About this time, St. Clares brother Alfred, with his eldest son, a boy of twelve, spent a day or two with the family at the lake.
No sight could be more singular and beautiful than that of these twin brothers. Nature, instead of instituting resemblances between them, had made them opposites on every point; yet a mysterious tie seemed to unite them in a closer friendship than ordinary.
They used to saunter, arm in arm, up and down the alleys and walks of the garden. Augustine, with his blue eyes and golden hair, his ethereally flexible form and vivacious features; and Alfred, dark-eyed, with haughty Roman profile, firmly-knit limbs, and decided bearing. They were always abusing each others opinions and practices, and yet never a whit the less absorbed in each others society; in fact, the very contrariety seemed to unite them, like the attraction between opposite poles of the magnet.
Henrique, the eldest son of Alfred, was a noble, dark-eyed, princely boy, full of vivacity and spirit; and, from the first moment of introduction, seemed to be perfectly fascinated by the spirituelle graces of his cousin Evangeline.
Eva had a little pet pony, of a snowy whiteness. It was easy as a cradle, and as gentle as its little mistress; and this pony was now brought up to the back verandah by Tom, while a little mulatto boy of about thirteen led along a small black Arabian, which had just been imported, at a great expense, for Henrique.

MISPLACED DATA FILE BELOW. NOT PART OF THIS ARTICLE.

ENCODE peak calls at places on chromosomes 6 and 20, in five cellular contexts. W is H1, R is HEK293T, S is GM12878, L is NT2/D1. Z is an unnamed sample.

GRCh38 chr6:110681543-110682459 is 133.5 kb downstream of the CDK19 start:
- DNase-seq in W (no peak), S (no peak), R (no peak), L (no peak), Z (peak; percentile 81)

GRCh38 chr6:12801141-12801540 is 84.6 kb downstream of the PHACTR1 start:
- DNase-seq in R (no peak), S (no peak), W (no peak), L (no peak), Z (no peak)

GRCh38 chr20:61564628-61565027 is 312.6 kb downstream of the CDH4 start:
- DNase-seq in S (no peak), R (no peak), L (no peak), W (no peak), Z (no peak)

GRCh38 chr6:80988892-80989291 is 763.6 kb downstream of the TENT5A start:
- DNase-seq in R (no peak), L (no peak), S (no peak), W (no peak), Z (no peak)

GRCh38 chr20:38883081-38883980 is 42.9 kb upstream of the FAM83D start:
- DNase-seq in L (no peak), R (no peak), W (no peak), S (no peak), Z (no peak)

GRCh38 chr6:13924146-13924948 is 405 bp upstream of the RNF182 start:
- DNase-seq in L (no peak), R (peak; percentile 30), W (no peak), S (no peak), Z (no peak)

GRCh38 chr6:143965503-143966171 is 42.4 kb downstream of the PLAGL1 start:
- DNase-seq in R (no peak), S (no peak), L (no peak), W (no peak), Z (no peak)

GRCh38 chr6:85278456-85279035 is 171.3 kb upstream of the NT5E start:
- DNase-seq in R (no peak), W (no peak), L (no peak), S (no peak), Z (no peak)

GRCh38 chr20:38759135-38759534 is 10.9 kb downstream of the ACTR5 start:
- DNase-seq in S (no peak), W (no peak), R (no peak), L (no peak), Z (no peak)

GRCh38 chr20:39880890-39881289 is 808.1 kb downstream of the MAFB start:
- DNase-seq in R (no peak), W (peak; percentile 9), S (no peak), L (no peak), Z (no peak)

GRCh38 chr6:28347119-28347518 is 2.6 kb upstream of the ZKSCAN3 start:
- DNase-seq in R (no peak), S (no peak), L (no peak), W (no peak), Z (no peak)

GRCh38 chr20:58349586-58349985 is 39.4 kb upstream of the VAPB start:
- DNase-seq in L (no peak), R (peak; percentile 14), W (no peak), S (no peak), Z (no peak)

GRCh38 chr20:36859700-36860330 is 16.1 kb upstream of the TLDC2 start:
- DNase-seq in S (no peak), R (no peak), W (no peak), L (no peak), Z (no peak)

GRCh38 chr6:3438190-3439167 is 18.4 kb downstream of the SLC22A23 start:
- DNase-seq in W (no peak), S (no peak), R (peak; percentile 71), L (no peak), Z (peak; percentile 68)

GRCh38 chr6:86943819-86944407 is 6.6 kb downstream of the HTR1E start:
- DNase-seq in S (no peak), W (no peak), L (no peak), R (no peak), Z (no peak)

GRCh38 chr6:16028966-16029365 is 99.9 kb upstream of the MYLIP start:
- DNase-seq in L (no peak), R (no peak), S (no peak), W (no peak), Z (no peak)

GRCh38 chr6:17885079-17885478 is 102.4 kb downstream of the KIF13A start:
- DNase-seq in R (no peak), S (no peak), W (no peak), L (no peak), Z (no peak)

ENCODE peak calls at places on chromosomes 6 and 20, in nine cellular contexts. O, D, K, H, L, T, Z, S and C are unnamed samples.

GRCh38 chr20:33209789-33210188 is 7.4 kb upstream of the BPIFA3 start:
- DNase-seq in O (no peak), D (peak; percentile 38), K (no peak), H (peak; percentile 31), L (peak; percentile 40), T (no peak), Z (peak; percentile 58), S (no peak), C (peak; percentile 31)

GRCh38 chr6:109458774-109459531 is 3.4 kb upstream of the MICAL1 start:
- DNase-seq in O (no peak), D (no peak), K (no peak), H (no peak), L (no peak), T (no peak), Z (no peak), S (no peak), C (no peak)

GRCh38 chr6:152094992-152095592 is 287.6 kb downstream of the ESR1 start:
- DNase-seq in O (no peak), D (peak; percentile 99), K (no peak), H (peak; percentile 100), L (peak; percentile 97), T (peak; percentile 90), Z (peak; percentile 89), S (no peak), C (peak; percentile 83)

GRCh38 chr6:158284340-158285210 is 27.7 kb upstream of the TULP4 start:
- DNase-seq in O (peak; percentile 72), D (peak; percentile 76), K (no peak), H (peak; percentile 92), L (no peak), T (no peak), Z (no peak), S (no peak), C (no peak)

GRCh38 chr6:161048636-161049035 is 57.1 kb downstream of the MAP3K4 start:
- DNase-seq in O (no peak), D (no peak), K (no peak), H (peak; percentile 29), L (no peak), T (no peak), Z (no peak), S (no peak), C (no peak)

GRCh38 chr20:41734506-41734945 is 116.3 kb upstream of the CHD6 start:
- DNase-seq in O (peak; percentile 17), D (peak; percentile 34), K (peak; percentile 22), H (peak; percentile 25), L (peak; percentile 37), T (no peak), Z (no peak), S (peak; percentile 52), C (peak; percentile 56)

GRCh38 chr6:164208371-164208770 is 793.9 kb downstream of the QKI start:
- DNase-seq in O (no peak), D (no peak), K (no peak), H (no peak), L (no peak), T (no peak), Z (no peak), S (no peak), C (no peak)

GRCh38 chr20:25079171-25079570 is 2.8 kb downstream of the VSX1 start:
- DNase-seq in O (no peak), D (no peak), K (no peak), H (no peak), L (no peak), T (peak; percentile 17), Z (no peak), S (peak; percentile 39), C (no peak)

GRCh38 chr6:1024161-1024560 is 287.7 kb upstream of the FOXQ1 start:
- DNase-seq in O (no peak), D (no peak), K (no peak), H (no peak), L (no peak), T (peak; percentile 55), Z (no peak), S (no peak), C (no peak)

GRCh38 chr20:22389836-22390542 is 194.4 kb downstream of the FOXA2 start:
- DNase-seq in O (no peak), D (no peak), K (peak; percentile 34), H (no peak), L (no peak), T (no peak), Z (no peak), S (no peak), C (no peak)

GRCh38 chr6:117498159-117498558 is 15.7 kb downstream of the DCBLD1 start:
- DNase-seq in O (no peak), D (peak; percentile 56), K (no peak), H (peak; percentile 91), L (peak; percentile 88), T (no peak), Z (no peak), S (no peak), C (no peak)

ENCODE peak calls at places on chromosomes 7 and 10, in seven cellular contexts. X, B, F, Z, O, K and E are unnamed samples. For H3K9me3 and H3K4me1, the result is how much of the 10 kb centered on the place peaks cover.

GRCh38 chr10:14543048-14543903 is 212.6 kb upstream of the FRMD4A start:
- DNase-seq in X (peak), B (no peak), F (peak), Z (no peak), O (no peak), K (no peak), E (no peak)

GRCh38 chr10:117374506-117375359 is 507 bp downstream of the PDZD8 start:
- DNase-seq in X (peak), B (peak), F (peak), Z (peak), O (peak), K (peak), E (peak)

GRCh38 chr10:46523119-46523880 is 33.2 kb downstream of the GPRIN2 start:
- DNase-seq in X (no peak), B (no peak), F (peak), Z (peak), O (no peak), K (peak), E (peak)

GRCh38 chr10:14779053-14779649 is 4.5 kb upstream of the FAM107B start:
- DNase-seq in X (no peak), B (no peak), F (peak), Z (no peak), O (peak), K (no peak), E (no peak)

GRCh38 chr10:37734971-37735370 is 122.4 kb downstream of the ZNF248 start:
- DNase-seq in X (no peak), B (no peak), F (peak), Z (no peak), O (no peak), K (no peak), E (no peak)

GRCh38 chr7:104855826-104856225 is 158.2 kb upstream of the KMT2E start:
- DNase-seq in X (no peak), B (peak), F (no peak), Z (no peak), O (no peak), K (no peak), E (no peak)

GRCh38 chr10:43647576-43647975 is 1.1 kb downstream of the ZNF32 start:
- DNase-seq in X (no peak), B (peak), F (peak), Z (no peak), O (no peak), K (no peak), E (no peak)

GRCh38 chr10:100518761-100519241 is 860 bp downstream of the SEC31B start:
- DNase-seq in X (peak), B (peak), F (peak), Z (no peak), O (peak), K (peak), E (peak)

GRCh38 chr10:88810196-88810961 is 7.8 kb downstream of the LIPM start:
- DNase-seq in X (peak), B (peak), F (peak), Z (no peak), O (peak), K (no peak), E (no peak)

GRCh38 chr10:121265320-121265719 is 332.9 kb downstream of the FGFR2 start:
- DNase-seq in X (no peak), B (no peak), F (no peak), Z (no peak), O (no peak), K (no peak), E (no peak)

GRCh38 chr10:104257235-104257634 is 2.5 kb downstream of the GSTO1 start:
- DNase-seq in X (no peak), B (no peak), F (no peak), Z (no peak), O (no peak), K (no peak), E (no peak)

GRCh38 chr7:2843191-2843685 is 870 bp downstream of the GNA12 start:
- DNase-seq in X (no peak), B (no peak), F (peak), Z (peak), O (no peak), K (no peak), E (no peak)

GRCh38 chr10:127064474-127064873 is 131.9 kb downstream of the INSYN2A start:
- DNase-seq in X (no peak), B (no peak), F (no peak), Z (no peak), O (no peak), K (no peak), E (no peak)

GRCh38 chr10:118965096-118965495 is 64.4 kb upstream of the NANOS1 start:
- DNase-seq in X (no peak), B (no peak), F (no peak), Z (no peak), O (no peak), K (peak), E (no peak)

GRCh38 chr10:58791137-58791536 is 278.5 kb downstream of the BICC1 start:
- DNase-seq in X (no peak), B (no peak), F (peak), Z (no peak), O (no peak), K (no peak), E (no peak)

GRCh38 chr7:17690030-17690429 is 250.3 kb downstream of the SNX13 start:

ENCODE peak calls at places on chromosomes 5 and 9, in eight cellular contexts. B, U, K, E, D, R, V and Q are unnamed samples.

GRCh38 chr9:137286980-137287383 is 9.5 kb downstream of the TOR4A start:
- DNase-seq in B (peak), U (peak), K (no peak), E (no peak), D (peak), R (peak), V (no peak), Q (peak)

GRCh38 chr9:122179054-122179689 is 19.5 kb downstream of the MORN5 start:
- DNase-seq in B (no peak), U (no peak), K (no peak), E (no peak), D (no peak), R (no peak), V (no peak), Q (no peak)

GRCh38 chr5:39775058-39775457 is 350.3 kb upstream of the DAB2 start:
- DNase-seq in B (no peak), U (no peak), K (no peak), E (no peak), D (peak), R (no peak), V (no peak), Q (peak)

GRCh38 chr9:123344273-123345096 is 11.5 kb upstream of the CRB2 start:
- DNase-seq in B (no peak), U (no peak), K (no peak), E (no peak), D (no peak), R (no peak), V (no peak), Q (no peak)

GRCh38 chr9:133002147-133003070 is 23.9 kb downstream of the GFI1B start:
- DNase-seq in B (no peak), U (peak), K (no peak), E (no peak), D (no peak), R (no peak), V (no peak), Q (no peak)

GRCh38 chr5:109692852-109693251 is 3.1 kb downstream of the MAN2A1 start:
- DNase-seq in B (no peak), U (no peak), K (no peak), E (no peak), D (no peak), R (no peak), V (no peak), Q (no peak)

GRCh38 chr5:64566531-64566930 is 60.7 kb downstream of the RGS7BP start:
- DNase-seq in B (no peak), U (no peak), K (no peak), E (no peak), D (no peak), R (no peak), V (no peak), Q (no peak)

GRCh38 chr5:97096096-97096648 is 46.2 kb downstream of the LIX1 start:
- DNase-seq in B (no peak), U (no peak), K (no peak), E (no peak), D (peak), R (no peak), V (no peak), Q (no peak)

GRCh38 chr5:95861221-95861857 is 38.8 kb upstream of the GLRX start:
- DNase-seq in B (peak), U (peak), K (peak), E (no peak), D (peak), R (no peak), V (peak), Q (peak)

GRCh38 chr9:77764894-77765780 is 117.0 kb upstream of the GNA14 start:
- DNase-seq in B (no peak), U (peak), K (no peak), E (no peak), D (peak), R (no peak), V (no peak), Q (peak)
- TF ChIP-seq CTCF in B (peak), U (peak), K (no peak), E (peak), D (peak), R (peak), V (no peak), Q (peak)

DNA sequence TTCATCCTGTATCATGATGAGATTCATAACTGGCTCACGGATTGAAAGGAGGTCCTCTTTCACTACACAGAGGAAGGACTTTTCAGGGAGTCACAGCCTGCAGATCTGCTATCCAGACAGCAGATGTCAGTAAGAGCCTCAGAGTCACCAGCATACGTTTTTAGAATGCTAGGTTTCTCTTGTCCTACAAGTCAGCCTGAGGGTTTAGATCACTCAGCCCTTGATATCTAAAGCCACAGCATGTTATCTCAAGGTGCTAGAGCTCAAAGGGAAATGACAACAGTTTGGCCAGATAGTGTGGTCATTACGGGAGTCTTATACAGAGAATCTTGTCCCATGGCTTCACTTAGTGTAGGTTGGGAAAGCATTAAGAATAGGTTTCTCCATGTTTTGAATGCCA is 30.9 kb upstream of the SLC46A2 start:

Henrique had a boys pride in his new possession; and, as he advanced and took the reins out of the hands of his little groom, he looked carefully over him, and his brow darkened.
Whats this, Dodo, you little lazy dog! you havent rubbed my horse down, this morning.
Yes, Masr, said Dodo, submissively; he got that dust on his own self.
You rascal, shut your mouth! said Henrique, violently raising his riding-whip. How dare you speak?
The boy was a handsome, bright-eyed mulatto, of just Henriques size, and his curling hair hung round a high, bold forehead. He had white blood in his veins, as could be seen by the quick flush in his cheek, and the sparkle of his eye, as he eagerly tried to speak.
Masr Henrique! he began.
Henrique struck him across the face with his riding-whip, and, seizing one of his arms, forced him on to his knees, and beat him till he was out of breath.
There, you impudent dog! Now will you learn not to answer back when I speak to you? Take the horse back, and clean him properly. Ill teach you your place!
Young Masr, said Tom, I specs what he was gwine to say was, that the horse would roll when he was bringing him up from the stable; hes so full of spirits,thats the way he got that dirt on him; I looked to his cleaning.
You hold your tongue till youre asked to speak! said Henrique, turning on his heel, and walking up the steps to speak to Eva, who stood in her riding-dress.
Dear Cousin, Im sorry this stupid fellow has kept you waiting, he said. Lets sit down here, on this seat till they come. Whats the matter, Cousin?you look sober.
How could you be so cruel and wicked to poor Dodo? asked Eva.
|Copyright: All texts on Bibliomania are © Bibliomania.com Ltd, and may not be reproduced in any form without our written permission. See our FAQ for more details.|